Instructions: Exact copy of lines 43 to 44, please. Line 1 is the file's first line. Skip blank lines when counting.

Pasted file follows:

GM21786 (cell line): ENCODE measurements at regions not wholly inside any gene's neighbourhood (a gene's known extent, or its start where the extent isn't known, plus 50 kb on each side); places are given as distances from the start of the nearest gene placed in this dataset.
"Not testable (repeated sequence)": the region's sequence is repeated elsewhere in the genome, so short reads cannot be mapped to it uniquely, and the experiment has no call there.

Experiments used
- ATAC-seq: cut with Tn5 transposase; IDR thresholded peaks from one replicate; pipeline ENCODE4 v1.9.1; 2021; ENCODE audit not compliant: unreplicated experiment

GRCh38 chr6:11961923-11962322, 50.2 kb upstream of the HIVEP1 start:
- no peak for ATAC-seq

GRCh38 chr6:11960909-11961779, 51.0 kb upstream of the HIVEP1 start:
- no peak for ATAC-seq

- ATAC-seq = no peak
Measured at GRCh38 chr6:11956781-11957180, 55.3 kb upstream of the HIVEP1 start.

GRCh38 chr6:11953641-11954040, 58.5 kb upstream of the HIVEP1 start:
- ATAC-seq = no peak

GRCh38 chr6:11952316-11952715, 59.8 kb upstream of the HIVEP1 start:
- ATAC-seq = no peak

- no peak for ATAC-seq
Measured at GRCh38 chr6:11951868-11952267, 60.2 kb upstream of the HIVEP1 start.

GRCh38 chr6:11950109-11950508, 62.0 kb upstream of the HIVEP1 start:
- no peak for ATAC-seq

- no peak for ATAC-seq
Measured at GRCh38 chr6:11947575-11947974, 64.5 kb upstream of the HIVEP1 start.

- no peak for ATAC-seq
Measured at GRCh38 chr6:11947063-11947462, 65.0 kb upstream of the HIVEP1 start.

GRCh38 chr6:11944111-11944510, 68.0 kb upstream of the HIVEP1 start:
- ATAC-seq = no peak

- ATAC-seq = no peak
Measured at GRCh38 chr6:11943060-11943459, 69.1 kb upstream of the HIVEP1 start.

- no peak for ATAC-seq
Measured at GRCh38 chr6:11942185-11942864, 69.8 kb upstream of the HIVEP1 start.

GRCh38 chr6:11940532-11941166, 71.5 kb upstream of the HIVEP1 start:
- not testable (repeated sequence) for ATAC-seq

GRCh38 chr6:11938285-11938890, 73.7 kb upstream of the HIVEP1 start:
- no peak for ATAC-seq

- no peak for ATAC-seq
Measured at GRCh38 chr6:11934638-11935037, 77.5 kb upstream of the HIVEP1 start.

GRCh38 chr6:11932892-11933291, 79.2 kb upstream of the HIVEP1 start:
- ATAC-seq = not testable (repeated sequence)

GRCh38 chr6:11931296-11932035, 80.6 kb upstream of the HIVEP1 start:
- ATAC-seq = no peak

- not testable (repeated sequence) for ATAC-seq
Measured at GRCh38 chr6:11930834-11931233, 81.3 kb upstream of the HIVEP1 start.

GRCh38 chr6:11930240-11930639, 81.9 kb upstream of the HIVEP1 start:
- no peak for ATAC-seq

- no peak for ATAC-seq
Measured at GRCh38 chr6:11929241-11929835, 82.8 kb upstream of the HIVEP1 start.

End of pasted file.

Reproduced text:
- no peak for ATAC-seq
Measured at GRCh38 chr6:11929241-11929835, 82.8 kb upstream of the HIVEP1 start.